Dad and me, 1949

When I was only four weeks old they took me from my mother and gave me to strangers. I didn’t see her again for over twenty years.

This was a perfectly normal event in England. It was done in the best interests of the child and according to the best principles and practice of social work and the law regarding adoption. My natural mother was unmarried, and my adoptive parents were good  people, but childless.

I was lucky and enjoyed not only a loving childhood, but also an adoptive father who was a man of great compassion and honour, and ahead of his time in his thinking. Against the prevailing wisdom he not only told me from my earliest memories the story of my adoption, but also kept my natural mother informed through letters and photos as I grew up. The year I turned 21 he arranged a meeting between us and she became a wonderful part of my own family and an acknowledged and well-loved grandmother of my children. I was with her holding her hand when she died aged 86, the year after my father had passed away at the same age.

Nowadays the principles and practice and the law regarding adoption have changed dramatically. Far from the old advice to sever all ties between natural parent and child and to keep the knowledge of adoption from the child, contact is now encouraged  in all but the most difficult of circumstances and adopted children have the legal right to full information about their background.

Why am I telling you all this, I hear you ask?

Well, a few days ago I read that Staffordshire County Council’s social work department banned a couple from adopting because the father had been seen using an e-cigarette. Not even a real cigarette! And at least “13 other councils across England state they will not place under-fives with e-cigarette users. They include Bury, Kirklees, North Tyneside, Durham, Warrington, West Sussex, Poole, Cornwall, Camden, Wolverhampton, Sandwell, Walsall and Dudley councils.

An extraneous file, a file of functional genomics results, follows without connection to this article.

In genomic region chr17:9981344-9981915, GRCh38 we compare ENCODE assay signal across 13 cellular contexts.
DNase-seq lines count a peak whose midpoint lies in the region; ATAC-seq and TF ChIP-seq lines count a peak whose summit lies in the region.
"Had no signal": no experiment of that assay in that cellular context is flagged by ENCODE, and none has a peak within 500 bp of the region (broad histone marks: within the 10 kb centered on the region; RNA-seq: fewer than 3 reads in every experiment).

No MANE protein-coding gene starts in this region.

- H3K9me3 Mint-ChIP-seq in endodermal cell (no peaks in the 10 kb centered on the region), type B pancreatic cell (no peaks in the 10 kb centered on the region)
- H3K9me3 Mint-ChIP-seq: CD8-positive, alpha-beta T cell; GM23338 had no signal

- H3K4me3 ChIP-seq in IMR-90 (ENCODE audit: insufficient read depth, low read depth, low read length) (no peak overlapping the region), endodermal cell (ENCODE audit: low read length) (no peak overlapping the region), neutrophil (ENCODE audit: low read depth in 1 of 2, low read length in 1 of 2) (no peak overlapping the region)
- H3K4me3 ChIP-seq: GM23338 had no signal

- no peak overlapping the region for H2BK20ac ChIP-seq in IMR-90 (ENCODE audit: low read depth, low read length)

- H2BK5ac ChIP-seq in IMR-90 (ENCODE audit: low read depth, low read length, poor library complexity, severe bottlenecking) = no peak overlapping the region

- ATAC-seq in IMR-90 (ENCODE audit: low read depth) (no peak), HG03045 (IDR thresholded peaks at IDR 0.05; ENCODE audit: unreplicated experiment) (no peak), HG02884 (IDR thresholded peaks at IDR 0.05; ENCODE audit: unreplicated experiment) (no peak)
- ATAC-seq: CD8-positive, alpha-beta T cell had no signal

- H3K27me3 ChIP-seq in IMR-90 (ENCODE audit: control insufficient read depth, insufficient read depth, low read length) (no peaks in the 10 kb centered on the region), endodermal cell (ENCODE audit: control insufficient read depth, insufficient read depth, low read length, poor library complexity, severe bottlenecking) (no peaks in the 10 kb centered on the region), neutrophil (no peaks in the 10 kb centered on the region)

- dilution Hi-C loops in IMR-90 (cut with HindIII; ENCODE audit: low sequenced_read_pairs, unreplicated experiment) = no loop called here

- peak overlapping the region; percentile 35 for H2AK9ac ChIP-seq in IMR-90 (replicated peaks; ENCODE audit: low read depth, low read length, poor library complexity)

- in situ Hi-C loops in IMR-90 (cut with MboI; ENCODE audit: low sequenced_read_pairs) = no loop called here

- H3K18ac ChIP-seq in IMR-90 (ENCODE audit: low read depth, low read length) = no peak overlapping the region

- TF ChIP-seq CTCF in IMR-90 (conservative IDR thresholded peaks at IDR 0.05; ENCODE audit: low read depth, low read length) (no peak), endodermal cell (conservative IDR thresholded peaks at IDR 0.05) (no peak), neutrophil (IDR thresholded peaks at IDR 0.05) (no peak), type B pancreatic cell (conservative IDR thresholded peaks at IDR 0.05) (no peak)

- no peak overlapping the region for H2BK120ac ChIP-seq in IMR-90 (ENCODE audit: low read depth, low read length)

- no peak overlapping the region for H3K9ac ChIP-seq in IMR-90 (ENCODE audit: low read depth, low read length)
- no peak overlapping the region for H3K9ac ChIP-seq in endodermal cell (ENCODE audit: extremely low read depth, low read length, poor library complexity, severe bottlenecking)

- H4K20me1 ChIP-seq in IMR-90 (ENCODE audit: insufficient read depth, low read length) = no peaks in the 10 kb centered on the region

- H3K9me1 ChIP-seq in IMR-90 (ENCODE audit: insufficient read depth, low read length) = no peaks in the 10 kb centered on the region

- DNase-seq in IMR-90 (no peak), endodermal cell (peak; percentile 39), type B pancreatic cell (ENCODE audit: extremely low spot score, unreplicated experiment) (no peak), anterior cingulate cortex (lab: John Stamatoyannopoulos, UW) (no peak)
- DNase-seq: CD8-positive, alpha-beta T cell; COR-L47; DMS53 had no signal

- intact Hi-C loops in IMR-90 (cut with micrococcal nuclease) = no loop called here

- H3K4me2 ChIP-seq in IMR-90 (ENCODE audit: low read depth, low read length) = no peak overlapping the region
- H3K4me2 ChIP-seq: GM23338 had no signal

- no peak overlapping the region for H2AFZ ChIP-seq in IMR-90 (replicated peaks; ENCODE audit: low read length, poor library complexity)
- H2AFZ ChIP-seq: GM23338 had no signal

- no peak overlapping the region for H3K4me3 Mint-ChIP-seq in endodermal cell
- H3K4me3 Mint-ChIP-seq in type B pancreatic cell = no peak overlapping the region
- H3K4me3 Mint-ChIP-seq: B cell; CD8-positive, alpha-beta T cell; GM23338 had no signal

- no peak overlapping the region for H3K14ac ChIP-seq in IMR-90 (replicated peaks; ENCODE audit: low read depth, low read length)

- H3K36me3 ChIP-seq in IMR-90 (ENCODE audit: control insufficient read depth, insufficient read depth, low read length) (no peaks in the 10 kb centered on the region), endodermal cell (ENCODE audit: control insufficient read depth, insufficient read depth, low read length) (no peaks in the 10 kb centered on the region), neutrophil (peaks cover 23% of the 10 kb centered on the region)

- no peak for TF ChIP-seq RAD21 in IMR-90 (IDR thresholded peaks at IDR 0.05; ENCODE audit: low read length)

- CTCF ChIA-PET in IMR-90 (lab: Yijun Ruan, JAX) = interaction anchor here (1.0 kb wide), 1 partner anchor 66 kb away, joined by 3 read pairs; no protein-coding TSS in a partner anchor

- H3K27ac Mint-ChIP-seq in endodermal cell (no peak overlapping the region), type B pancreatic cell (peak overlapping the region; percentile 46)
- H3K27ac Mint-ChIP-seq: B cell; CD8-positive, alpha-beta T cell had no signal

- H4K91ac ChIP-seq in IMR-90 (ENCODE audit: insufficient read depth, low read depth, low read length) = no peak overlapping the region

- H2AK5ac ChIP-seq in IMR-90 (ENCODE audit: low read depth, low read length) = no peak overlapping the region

What, in the name of all that’s holy, are they so frightened about? We know that even real cigarettes pose no danger from secondhand smoke: for example, see this WHO-commissioned study on lung cancer – Boffetta 1998 – which concludes there is no significant risk, and even some benefits, to children. To be concerned about secondhand vaping is, frankly, stark raving bonkers.

So, formal adoption services have now performed an absolute somersault, all in the name of ‘safeguarding the children’. In the past, adoptive parents were potentially banned if they planned any contact with the natural birth mother, and deeply frowned on if they didn’t maintain the pretence of natural parentage to the adopted child. Nowadays would-be adoptive (and foster) parents are banned if they smoke, and banned even if they don’t smoke but use e-cigs. As our last article ‘Of Puppies and Politicians’ said: “Every day sees…new definitions of who are considered to be fit parents…they maintain if you are obese, if you drink even moderately, if you smoke you are not fit to be a parent…the obese, those who drink moderately and those who smoke (are) barred from adopting or fostering children. Worse still, while they are denormalising the obese, moderate drinkers and smokers, children are still suffering real abuse both by a small number of parents and state run children’s homes…

As an example of real child abuse, and in stark contrast to the extraordinary vigour with which social and other statutory services protect children from the imagined harm done by cigarette smoke and e-cig steam, here is the full published Serious Case Review into the tragic story of Blake Fowler who was killed aged 7. It makes harrowing reading. He was let down on at least 18 separate occasions when there could have been genuinely protective state intervention. Instead, there was lethargy and incompetence.

I was lucky. I survived, and was allowed to be brought up by a decent and loving couple.

Oh, did you guess? My father was a lifelong smoker.